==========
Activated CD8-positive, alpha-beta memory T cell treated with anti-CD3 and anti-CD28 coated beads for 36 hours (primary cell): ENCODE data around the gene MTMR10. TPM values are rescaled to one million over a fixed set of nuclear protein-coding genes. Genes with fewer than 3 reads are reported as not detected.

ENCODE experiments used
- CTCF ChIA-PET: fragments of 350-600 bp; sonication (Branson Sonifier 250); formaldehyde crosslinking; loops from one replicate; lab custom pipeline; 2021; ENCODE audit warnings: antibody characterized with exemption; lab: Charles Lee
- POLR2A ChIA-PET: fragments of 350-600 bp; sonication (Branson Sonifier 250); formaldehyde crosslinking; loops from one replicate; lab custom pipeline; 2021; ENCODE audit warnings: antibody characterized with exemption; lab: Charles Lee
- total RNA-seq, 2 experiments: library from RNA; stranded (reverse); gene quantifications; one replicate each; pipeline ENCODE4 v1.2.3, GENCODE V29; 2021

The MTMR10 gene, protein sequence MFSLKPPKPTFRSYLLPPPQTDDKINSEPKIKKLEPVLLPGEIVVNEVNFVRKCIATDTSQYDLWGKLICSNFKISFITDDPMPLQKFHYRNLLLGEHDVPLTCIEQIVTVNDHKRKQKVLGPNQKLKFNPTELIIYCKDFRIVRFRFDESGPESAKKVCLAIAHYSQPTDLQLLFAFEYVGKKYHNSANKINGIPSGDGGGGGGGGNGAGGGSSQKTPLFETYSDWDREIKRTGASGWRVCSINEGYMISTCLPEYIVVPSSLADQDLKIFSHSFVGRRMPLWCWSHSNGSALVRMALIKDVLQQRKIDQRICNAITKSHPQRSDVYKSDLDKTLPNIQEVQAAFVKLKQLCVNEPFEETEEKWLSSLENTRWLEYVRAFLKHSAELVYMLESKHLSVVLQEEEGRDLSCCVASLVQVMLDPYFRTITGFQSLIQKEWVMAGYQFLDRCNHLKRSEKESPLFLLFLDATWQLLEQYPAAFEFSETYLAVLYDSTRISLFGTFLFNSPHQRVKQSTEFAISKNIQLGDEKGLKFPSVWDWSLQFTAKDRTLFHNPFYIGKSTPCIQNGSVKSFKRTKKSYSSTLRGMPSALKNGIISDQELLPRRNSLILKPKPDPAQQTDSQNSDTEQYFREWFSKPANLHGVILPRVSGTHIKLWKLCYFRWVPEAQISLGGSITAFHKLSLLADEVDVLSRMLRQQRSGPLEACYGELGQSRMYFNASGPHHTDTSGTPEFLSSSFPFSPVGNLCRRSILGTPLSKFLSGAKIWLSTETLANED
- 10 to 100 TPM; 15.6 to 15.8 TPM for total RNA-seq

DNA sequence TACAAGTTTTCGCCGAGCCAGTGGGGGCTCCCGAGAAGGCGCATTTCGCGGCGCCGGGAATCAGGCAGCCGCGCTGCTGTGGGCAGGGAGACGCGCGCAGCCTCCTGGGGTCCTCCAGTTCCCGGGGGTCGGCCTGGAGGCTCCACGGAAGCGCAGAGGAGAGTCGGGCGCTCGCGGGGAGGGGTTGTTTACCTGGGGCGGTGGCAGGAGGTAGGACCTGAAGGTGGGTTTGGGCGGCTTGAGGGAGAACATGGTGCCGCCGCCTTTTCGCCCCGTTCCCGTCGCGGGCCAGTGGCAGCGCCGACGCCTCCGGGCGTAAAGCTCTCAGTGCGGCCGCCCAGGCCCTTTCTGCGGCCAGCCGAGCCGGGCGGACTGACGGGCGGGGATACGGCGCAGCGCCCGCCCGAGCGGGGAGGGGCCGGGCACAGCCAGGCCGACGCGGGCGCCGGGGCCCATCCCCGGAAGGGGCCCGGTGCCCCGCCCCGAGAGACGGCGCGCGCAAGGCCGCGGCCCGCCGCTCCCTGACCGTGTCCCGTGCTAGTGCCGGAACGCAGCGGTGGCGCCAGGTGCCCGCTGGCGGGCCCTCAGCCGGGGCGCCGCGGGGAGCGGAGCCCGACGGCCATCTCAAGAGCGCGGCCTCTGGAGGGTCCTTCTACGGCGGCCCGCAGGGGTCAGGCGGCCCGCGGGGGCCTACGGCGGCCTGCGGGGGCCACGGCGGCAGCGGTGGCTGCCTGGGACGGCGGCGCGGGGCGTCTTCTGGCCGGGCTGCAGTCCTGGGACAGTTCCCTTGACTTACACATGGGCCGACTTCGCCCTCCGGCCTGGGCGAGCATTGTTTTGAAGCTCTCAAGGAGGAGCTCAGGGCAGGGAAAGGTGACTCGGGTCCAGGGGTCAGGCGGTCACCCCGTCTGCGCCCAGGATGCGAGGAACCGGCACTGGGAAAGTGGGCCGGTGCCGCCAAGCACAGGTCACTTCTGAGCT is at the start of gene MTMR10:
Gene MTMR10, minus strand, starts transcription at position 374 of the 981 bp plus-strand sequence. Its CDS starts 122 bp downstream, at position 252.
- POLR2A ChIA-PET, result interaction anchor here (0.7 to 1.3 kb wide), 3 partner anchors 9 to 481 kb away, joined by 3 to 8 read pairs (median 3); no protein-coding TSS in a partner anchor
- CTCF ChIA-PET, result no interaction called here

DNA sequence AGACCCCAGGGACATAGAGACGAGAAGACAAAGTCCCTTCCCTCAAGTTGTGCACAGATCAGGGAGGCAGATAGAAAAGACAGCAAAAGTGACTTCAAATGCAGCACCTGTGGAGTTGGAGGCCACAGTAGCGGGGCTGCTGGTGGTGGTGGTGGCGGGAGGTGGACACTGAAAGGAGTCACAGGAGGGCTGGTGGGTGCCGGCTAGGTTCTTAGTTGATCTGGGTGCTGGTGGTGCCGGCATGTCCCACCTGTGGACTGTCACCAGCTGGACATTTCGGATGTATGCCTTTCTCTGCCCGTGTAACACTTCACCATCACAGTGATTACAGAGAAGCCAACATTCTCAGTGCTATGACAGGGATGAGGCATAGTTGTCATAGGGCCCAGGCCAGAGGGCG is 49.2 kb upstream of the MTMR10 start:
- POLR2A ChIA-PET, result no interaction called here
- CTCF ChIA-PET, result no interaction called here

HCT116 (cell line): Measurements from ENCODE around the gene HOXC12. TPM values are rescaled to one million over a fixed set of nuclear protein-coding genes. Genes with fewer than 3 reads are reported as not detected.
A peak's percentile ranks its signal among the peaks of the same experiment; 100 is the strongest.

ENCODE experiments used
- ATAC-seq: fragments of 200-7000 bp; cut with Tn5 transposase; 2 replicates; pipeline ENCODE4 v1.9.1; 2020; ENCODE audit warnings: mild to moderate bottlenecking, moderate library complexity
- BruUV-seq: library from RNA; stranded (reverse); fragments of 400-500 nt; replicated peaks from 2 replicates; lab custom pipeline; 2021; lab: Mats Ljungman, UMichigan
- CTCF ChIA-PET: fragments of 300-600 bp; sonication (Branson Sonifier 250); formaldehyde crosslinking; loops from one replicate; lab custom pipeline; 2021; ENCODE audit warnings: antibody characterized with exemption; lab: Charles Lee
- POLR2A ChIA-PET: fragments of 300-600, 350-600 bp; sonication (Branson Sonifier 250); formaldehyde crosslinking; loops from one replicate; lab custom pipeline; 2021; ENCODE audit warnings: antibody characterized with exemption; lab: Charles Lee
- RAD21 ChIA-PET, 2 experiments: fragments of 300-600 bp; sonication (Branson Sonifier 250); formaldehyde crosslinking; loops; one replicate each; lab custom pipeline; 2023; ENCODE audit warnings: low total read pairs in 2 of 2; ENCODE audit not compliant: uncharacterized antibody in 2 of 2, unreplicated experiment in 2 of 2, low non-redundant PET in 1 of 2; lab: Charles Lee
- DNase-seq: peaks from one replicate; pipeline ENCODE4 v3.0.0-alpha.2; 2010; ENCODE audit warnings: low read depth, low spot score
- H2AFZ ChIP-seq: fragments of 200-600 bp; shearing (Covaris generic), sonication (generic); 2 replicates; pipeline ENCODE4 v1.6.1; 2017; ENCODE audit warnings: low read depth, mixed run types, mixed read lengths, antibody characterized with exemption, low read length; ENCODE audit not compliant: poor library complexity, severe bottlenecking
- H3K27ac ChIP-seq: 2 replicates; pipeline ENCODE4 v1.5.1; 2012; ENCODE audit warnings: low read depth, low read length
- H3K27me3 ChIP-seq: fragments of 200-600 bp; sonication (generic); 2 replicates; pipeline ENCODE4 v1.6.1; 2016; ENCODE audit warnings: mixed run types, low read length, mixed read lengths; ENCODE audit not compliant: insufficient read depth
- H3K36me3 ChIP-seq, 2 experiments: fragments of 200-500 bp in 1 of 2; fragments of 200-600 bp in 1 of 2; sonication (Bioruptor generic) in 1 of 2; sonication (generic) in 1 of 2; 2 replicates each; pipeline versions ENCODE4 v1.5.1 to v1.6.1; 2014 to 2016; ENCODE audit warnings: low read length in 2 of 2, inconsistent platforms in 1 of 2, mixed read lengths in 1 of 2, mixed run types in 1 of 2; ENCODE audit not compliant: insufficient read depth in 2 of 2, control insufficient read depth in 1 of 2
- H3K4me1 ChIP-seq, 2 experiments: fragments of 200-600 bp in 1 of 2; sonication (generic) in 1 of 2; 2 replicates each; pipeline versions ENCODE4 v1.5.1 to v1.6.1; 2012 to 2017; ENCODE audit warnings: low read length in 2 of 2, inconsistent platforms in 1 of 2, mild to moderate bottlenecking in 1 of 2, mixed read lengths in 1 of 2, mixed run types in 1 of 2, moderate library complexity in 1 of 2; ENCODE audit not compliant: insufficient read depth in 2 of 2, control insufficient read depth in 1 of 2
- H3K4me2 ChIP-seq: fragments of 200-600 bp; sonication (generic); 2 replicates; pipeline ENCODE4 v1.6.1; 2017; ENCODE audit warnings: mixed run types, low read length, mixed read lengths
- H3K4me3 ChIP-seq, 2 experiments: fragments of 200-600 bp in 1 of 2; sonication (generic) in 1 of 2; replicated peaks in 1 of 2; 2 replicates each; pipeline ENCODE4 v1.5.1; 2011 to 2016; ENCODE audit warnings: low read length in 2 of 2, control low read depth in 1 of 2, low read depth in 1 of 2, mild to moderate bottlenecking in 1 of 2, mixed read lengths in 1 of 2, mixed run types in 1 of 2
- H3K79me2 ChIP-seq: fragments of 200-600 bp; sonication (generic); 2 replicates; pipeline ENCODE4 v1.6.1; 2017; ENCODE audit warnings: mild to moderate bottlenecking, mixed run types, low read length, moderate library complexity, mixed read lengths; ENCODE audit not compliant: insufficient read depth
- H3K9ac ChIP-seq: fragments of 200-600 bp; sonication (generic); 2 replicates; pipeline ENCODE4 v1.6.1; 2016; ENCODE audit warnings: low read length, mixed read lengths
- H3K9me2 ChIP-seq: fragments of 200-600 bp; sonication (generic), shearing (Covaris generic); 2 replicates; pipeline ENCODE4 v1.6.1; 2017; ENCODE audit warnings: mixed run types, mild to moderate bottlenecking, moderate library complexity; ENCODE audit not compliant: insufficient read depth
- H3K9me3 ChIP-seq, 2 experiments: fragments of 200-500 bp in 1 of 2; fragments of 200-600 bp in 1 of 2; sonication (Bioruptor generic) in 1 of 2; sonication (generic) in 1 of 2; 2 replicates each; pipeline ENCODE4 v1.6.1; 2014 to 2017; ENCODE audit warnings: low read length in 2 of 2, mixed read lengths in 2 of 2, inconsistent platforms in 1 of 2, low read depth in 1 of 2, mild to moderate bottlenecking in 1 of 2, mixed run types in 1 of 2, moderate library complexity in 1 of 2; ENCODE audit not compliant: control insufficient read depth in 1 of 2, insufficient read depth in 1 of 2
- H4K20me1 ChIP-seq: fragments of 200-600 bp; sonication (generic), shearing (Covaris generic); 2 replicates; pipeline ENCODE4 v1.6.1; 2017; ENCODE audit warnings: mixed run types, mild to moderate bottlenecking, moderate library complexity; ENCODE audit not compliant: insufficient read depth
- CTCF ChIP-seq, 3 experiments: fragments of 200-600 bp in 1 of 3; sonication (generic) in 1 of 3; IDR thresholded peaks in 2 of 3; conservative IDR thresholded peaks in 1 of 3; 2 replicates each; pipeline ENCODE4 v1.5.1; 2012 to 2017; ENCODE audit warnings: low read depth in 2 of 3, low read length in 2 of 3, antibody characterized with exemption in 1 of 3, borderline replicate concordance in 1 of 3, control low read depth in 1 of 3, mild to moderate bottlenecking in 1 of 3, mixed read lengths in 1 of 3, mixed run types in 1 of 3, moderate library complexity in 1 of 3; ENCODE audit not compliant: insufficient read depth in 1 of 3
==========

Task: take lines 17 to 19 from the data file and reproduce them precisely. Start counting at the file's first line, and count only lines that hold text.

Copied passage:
ENCODE experiments used
- ATAC-seq: fragments of 200-7000 bp; cut with Tn5 transposase; 2 replicates; pipeline ENCODE4 v1.9.1; 2020; ENCODE audit warnings: mild to moderate bottlenecking, moderate library complexity
- BruUV-seq: library from RNA; stranded (reverse); fragments of 400-500 nt; replicated peaks from 2 replicates; lab custom pipeline; 2021; lab: Mats Ljungman, UMichigan